To ask the Secretary of State for Justice, if he will publish the equality impact assessment his Department carried out for enabling outdoor civil marriages.
On 30 June, a time limited statutory instrument was laid to amend the Marriages and Civil Partnerships (Approved Premises) Regulations 2005. This follows a commitment made in 2019 to accelerate plans to allow civil weddings and civil partnerships to be held outside through secondary legislation. The change took effect on 1 July and gives more options to couples and the sector in terms of how civil weddings and civil partnerships are celebrated by allowing all aspects of the ceremony to take place outdoors, within the boundary of the land of which the built premises form part. The proposed location for the outdoor proceedings must be assessed to be seemly and dignified.
This change provides greater flexibility especially during the pandemic when there are important public health considerations to take into account. This is not radical reform and ultimately it does not change the current law’s focus on premises.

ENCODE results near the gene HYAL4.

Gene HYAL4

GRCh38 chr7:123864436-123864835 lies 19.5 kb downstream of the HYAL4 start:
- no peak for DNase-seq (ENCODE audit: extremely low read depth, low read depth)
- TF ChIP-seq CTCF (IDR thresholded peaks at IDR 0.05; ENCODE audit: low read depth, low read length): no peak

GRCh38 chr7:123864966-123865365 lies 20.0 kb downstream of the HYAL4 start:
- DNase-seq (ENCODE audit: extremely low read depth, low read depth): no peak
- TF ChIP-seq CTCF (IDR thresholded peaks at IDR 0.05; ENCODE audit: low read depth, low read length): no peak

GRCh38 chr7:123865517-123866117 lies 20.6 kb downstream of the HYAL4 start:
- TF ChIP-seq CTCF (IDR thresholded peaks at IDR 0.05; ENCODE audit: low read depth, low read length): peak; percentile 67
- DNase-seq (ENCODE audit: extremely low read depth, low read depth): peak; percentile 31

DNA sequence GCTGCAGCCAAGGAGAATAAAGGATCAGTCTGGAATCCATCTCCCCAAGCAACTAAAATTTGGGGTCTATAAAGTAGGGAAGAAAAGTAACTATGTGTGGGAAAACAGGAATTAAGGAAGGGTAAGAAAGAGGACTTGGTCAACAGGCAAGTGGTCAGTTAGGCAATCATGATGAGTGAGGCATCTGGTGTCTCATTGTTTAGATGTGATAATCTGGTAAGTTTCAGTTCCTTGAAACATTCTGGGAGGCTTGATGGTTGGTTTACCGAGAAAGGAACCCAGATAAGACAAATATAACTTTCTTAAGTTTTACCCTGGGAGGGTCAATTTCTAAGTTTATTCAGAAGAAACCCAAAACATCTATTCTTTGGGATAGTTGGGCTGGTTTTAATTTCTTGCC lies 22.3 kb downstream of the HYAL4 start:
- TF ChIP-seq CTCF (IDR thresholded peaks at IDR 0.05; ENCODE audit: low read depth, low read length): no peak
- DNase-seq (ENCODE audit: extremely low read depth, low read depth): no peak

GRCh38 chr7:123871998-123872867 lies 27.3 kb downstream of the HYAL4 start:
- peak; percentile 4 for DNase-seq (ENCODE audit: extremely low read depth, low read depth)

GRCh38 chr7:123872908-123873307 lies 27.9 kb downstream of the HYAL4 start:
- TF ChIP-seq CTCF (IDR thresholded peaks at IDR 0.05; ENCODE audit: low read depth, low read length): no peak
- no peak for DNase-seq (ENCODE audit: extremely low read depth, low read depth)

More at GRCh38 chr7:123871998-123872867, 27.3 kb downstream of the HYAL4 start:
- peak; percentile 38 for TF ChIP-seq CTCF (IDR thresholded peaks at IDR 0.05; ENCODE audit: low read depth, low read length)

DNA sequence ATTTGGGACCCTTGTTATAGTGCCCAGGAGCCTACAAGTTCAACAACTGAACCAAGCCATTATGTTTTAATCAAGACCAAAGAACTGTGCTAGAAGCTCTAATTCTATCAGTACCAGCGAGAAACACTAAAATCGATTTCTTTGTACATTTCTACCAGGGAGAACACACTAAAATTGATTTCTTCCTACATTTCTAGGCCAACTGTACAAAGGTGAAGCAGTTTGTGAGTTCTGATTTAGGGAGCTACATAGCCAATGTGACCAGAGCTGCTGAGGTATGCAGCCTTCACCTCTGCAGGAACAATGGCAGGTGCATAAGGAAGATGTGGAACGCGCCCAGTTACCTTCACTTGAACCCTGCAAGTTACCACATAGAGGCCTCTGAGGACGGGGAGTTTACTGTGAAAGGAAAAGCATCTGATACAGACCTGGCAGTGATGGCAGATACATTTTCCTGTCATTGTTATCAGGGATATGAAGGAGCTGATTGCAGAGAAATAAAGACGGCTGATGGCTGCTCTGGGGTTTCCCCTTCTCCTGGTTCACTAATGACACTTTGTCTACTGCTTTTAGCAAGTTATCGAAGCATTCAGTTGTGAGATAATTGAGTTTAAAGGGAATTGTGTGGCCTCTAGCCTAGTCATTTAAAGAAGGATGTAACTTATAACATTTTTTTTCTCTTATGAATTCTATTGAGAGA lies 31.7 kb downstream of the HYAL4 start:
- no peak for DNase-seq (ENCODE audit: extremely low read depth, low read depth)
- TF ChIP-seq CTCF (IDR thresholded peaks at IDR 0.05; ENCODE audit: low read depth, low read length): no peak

These are time-limited amendments to the regulations which came into force on 1 July 2021 and will expire at the end of 5th April 2022. A consultation will be undertaken in the Autumn 2021 to consider the practical impacts of this policy in detail and to enable a later amending Statutory Instrument which is not time limited. A full impact assessment and equality impact assessment will be undertaken on completion of the consultation and will be published in due course.
Amending the 2005 Regulations will benefit many thousands of couples who seek a civil marriage or civil partnership formation on approved premises. The power to make provision in regulations for approved premises is set out in statute and extends only to civil marriage and civil partnership formation. In bringing in these time-limited changes to civil weddings and civil partnerships on Approved Premises, I am content that the department has met its Public Sector Equality Duty.